Archive for the ‘Parenting’ Category:

Who Makes A Bully

In our quest to help our children grow up, to learn to fend for themselves, and to become responsible and productive members of society, do we as parents inadvertently create bullies in our own children?

Since reading the Amanda Todd story a few years ago, watching Bowling For Columbine, and hearing what seems to be an unending stream of bully stories on the six o’clock news, I have become more and more concerned about how my own kids are treating others, and mostly concerned about how they are being treated by other kids.

Where Are The Parents?

Our son attends Karate every Monday evening. The setting is informal – it is not a dedicated Karate Dojo. Instead, it is a class run by two (sometimes three) black belts and taught out of a school gymnasium. At least two of the black belts have their own Dojo, and I believe this is a way for them to reach more people than they could in their own Dojo. It’s certainly not charity, but for us it is a much less expensive alternative than putting our children into a class taught in a proper Dojo.

Of the 20 or so kids in this class, there are only a small handful that take it seriously and pay attention. Also, of the 20 or so kids there are only a small number of parents who are regularly present and pay attention to their children’s class. Many of these parent-less kids are the ones not paying attention and disrupting the class for everyone else. Where are the parents?

Don’t Call Me Buddy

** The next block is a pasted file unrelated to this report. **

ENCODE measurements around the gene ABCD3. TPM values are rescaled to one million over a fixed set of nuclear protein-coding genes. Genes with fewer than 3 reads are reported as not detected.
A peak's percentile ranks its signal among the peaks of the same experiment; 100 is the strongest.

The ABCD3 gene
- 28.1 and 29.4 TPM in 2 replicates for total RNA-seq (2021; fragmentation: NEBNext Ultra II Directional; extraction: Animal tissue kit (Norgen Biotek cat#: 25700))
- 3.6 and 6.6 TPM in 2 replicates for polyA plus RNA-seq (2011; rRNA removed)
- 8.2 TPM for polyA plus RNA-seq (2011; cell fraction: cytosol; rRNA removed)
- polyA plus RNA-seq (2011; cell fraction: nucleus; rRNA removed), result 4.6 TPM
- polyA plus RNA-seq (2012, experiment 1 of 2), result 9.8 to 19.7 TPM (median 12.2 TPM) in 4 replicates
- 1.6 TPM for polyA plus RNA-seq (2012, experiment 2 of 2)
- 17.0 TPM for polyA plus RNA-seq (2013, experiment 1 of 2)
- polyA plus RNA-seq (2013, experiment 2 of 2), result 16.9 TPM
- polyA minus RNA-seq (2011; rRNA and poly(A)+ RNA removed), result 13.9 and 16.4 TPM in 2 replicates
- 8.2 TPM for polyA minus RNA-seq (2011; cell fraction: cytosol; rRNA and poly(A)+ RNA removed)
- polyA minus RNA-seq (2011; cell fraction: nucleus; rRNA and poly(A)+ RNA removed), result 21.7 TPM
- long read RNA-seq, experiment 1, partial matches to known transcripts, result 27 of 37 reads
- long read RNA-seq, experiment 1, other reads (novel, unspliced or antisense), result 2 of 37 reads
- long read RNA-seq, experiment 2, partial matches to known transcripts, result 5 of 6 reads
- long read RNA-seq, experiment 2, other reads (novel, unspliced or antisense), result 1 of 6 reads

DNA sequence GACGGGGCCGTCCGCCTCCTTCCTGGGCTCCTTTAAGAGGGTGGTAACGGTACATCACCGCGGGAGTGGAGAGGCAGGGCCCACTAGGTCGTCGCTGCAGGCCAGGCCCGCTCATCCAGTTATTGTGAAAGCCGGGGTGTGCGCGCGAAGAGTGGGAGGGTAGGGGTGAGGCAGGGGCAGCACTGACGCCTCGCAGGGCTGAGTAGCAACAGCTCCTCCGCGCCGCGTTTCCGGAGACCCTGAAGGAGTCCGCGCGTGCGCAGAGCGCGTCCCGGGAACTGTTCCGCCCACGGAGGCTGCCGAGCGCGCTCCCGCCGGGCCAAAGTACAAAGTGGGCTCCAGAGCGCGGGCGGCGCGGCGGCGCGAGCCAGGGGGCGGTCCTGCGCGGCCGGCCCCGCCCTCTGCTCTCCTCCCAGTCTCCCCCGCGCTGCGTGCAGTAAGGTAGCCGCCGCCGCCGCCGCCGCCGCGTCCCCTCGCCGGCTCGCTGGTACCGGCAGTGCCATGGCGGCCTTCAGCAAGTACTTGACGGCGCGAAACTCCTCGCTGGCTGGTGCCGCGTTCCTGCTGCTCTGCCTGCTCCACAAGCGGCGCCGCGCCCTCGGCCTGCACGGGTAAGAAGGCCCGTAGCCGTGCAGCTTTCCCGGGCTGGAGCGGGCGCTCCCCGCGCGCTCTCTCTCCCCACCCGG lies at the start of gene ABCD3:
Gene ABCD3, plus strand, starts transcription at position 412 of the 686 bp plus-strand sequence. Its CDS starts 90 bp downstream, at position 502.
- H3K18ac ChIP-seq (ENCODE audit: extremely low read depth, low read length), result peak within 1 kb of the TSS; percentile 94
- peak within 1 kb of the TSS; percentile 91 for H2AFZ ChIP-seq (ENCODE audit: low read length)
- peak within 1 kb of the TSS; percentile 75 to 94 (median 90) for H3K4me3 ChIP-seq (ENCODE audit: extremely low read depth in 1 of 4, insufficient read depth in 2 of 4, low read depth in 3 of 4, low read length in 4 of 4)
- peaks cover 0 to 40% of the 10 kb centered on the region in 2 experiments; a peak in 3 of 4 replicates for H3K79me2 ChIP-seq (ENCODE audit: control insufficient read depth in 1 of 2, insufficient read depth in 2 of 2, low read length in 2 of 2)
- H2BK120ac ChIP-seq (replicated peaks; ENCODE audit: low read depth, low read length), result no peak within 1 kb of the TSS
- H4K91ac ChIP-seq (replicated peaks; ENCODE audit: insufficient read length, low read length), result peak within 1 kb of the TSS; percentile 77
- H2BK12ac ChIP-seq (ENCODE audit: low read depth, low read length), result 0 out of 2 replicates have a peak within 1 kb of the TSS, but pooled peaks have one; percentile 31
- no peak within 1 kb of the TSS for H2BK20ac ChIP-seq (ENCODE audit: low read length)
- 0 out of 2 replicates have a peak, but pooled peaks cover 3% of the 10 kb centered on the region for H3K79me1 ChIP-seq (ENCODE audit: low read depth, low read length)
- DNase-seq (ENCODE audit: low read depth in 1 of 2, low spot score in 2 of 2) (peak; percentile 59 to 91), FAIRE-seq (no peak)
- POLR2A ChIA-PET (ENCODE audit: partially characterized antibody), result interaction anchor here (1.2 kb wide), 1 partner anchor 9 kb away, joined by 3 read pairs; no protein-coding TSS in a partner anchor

I hear it almost every day, and it drives me nuts. Fathers calling their sons “Buddy”.

I don’t understand. Are these men desperate to be liked by their sons? Do they think that using an alternate word for “friend” will strengthen the relationship that they have with their sons? Do they think that using the term is somehow more calming and reassuring than using their proper name, or are there actually that many boys named “Buddy”? (The only Buddy I know of is Buddy the Elf.)

How Busy Should We Keep Our Kids?

Just for a minute, forget about the cost of after school activities. Pretend you have unlimited money. Ignore your own time constraints and the fact that you have to fix dinner and go to work.

Now that’s out of the way we can have a philosophical conversation.

How busy should we keep our kids?

And what should we keep them busy with?

There are a number of ways of looking at this. The two extremes are of course

  1. Keep them really busy so they stay out of trouble, and
  2. They’re kids, let them be kids and let them play.

I think the answer is somewhere in between these two, and of course some will depend on your religious, community, or family involvement which will take away from activity time.

Don’t Miss The Concerts.

Tomorrow is my son’s school concert. He’s in Grade 1 and it is his first year in French Immersion. In previous years in a different school they always held the year end concert on a Saturday so I was always able to make it.

This year his is on a Friday right in the middle of the workday. And there is a ton of stuff to do at work. There always is.

Should Boys Go To Dance Class?

I have a six year old son and a four year daughter. My wife and I have spent a lot of time planning out the activities we want them involved in.

We both feel strongly that we want our kids involved in a minimum of one activity outside of school almost all the time, and that there are a couple of activities that are not optional.

For example, knowing how to swim could save their life one day. It is not optional and both our kids have been in swimming for over a year. Also, since we are Canadians we consider skating lessons, hockey school, and hockey not optional at least for a few years. Once the kids are old enough to decide for themselves, they will continue in Hockey. Our daughter will be starting in the fall and our son is going into his 3rd year.